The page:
Doyle is great at getting inside the head of a 10-year-old kid, but I kept waiting for the story to start. Yes, something kind of happens in the last few pages, but by then it’s too late to care. Even if you do care, the incident is mentioned too briefly for you to have enough time to care about it. That made for a very confusing ending.

Since there doesn’t seem to be much of a story, you could probably rearrange most of the scenes in the book any which way without substantially changing your reading experience.

Also, the book’s meant to be very funny. For some reason I wasn’t able to laugh much during it. So overall, the book had terrific stylistic merits, but didn’t really seem to have much of a meaningful story. Maybe I’m missing something, though. I’d love to hear your thoughts on this slice-of-life.

 

Notebooks 1951-1959, by Albert Camus

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“August 8, 1957. Cordes. For the first time, after reading Crime and Punishment, absolute doubt about my vocation. I seriously consider the possibility of giving up [….] Am I this creator? I believed it. More precisely, I believed that I could be it. Today I doubt it, and the temptation is strong to reject this incessant effort which renders me unhappy in happiness itself […] Am I capable of what I dream? If I am not capable of it, what good is it to dream? [….] October 17. Nobel. Strange feeling of overwhelming pressure and melancholy.”

Albert Camus kept these notebooks from 1951 to his death in 1959. The notebooks could be seen as a slice-of-life (like Paddy Clarke Ha Ha Ha). Somehow, real-life was much more interesting than the fictional rendition of it.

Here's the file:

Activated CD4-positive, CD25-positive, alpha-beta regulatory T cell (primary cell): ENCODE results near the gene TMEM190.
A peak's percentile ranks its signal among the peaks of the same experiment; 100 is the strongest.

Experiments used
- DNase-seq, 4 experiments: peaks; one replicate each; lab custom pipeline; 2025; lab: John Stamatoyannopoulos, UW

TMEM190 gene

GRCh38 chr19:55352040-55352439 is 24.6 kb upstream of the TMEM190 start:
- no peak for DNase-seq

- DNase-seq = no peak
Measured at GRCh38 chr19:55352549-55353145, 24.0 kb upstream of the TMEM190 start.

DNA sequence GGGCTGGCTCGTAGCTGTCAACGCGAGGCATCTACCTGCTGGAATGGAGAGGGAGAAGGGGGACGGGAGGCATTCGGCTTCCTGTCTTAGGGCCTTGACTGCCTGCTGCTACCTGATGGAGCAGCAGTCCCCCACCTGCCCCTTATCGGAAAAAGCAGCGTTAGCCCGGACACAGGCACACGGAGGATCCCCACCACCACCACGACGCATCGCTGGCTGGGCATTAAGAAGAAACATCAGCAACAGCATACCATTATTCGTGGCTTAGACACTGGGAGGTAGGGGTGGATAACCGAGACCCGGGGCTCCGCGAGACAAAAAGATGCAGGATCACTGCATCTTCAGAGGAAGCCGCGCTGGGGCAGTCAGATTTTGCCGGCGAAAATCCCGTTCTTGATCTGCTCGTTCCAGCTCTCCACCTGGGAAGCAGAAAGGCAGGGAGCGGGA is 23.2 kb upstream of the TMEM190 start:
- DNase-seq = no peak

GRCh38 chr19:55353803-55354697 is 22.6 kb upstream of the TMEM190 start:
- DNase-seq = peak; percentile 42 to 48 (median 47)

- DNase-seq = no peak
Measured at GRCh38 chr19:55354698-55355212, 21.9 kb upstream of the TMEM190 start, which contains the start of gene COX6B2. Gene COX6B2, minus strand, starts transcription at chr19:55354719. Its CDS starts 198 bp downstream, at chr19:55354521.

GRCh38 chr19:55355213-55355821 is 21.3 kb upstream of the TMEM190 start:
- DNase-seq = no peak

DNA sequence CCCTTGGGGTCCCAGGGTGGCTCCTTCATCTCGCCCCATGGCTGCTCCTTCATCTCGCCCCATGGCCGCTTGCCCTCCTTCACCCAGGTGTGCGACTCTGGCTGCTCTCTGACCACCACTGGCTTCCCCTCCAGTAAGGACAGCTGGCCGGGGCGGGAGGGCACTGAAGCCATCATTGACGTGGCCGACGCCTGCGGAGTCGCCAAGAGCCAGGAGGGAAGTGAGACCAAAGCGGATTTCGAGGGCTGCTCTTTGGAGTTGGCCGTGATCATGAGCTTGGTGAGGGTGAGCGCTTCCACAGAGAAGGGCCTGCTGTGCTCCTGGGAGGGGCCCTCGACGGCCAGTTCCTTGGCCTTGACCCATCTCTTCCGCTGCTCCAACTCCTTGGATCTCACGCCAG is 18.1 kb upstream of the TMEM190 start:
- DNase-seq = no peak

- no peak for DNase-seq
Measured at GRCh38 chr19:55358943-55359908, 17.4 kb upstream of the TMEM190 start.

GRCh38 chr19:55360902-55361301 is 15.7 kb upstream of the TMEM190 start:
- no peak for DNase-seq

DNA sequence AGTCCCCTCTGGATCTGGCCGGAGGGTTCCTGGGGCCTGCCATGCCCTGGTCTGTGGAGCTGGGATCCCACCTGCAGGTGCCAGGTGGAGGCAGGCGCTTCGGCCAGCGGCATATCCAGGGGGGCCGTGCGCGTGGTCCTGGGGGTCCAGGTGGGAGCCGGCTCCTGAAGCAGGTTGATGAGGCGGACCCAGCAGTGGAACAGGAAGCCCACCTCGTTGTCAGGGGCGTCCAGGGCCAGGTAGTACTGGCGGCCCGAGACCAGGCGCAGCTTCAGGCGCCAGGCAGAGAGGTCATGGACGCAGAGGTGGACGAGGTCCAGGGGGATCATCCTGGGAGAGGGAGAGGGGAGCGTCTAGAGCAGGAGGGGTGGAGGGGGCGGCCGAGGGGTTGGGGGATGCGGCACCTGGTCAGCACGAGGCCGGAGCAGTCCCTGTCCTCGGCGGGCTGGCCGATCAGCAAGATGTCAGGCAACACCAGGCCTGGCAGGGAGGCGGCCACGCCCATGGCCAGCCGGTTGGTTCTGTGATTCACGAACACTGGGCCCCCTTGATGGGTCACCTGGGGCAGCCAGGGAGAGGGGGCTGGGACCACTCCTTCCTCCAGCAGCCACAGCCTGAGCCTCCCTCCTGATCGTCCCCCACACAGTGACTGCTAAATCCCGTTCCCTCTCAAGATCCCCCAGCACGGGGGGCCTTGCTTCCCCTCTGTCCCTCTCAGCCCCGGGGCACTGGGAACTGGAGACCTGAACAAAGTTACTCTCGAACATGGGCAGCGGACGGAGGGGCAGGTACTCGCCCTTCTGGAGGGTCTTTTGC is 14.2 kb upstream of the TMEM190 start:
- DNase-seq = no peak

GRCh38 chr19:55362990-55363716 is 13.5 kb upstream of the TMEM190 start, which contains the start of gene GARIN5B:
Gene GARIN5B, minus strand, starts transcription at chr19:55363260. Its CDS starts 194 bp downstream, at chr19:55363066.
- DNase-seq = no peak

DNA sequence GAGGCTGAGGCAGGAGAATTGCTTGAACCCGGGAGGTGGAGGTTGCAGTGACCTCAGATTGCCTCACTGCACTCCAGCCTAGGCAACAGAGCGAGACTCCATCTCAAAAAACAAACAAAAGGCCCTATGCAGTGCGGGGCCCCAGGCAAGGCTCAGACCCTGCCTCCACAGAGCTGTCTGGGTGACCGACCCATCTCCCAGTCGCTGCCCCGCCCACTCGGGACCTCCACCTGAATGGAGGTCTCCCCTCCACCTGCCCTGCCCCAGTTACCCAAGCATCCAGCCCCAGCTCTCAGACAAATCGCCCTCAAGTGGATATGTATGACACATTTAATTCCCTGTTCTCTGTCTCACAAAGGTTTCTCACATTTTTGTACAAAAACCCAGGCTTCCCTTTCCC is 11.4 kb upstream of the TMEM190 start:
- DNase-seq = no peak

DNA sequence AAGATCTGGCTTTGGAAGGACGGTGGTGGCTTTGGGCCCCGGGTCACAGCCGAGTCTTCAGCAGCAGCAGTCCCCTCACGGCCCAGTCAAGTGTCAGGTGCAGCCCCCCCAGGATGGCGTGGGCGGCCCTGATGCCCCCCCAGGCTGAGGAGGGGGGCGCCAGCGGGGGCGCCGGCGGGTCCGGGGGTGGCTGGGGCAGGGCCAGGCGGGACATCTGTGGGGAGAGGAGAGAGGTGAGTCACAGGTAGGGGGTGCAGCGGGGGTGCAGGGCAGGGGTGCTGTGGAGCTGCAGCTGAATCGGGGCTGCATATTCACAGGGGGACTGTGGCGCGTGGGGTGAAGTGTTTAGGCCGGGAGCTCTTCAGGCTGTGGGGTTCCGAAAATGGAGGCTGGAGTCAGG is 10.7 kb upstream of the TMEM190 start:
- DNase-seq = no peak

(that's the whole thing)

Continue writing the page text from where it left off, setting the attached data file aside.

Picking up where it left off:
In these notebooks, there were a lot of thoughts and philosophizing. Camus also wrote of books he read, of ideas he had for books, and of a trip he took to Greece. Most of it was done in a very detached way, like you’d expect from someone like Camus.

Then I reached the part that I quoted above, and everything changed.

Let me explain. The first entry is straightforward enough—Camus doubts his abilities as a writer. A mere two months later, he wrote the second entry, about how he won the Nobel Prize in Literature. That’s cool in itself, but what makes it so interesting is his melancholic reaction. Apparently, he even had panic attacks about it for a long time afterwards.

So, I used to think that if Camus could write sentences like, “Maman died today. Or yesterday maybe, I don’t know” in The Stranger, he had to have been a very detached person. Reading these notebooks revealed a whole new side to him. It was a surprisingly flawed and insecure side, and that revelation of hidden depths was what made this book so fascinating for me.

War and Peace Part 1, by Leo Tolstoy

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“Prince Andrei looked at [Pierre] with kindly eyes. But even so his friendly and affectionate glance expressed an awareness of his own superiority. ‘You are dear to me, especially because, in the whole of our high society, you are the only person who is alive. You’re fortunate. Choose whatever you like, it doesn’t matter. You will always fit in anywhere, but just one thing: stop going to see those Kuragins, leading that kind of life. It doesn’t suit you at all: all this bingeing and playing the hussar, and all the rest of it.’”

So I went to the library and took out the only copy of War and Peace they had. I figured I might as well take it out now in case the library closes again. Then I won’t have to return it, and I could have forever to read the whole thing. So that’s what I did.

However, the War and Peace I took out was not the classic version but the “Original Version”—the first complete draft. It’s supposed to be pretty similar to the “canonical” version, though. I’ve never read the “canonical” version, even though I tried to do so when I was much younger. In any case, I’ll try to review one part of War and Peace every week or so (there are 7 parts in total), and I’ll try not to spoil it in the process. (Other parts: 2 3 4 5 6 7)